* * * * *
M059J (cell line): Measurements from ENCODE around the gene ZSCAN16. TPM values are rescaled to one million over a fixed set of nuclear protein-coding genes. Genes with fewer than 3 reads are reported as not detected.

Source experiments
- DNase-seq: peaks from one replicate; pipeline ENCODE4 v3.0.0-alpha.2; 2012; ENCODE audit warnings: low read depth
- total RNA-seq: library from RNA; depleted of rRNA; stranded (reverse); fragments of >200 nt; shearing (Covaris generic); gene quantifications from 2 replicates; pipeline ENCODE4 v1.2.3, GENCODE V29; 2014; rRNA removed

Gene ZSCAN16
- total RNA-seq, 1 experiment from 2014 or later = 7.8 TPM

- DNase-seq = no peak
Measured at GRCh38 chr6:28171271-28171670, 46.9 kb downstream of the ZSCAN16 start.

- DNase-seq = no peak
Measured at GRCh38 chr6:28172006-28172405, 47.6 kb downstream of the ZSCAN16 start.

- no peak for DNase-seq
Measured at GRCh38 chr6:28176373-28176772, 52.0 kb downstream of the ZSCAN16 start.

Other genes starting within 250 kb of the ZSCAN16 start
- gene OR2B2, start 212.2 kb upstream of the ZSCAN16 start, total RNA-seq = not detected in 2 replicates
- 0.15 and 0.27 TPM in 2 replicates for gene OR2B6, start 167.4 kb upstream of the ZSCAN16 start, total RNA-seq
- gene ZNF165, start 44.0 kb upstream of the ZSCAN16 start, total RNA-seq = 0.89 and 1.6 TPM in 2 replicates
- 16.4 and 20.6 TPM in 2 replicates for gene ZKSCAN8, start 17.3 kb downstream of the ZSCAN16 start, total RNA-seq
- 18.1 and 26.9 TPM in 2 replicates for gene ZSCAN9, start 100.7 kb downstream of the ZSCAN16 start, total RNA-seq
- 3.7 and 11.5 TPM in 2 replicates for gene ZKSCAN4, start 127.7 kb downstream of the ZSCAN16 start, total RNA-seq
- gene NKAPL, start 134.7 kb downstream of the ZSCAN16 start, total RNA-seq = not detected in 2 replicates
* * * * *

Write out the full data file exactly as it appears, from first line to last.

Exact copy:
M059J (cell line): Measurements from ENCODE around the gene ZSCAN16. TPM values are rescaled to one million over a fixed set of nuclear protein-coding genes. Genes with fewer than 3 reads are reported as not detected.

Source experiments
- DNase-seq: peaks from one replicate; pipeline ENCODE4 v3.0.0-alpha.2; 2012; ENCODE audit warnings: low read depth
- total RNA-seq: library from RNA; depleted of rRNA; stranded (reverse); fragments of >200 nt; shearing (Covaris generic); gene quantifications from 2 replicates; pipeline ENCODE4 v1.2.3, GENCODE V29; 2014; rRNA removed

Gene ZSCAN16
- total RNA-seq, 1 experiment from 2014 or later = 7.8 TPM

- DNase-seq = no peak
Measured at GRCh38 chr6:28171271-28171670, 46.9 kb downstream of the ZSCAN16 start.

- DNase-seq = no peak
Measured at GRCh38 chr6:28172006-28172405, 47.6 kb downstream of the ZSCAN16 start.

- no peak for DNase-seq
Measured at GRCh38 chr6:28176373-28176772, 52.0 kb downstream of the ZSCAN16 start.

Other genes starting within 250 kb of the ZSCAN16 start
- gene OR2B2, start 212.2 kb upstream of the ZSCAN16 start, total RNA-seq = not detected in 2 replicates
- 0.15 and 0.27 TPM in 2 replicates for gene OR2B6, start 167.4 kb upstream of the ZSCAN16 start, total RNA-seq
- gene ZNF165, start 44.0 kb upstream of the ZSCAN16 start, total RNA-seq = 0.89 and 1.6 TPM in 2 replicates
- 16.4 and 20.6 TPM in 2 replicates for gene ZKSCAN8, start 17.3 kb downstream of the ZSCAN16 start, total RNA-seq
- 18.1 and 26.9 TPM in 2 replicates for gene ZSCAN9, start 100.7 kb downstream of the ZSCAN16 start, total RNA-seq
- 3.7 and 11.5 TPM in 2 replicates for gene ZKSCAN4, start 127.7 kb downstream of the ZSCAN16 start, total RNA-seq
- gene NKAPL, start 134.7 kb downstream of the ZSCAN16 start, total RNA-seq = not detected in 2 replicates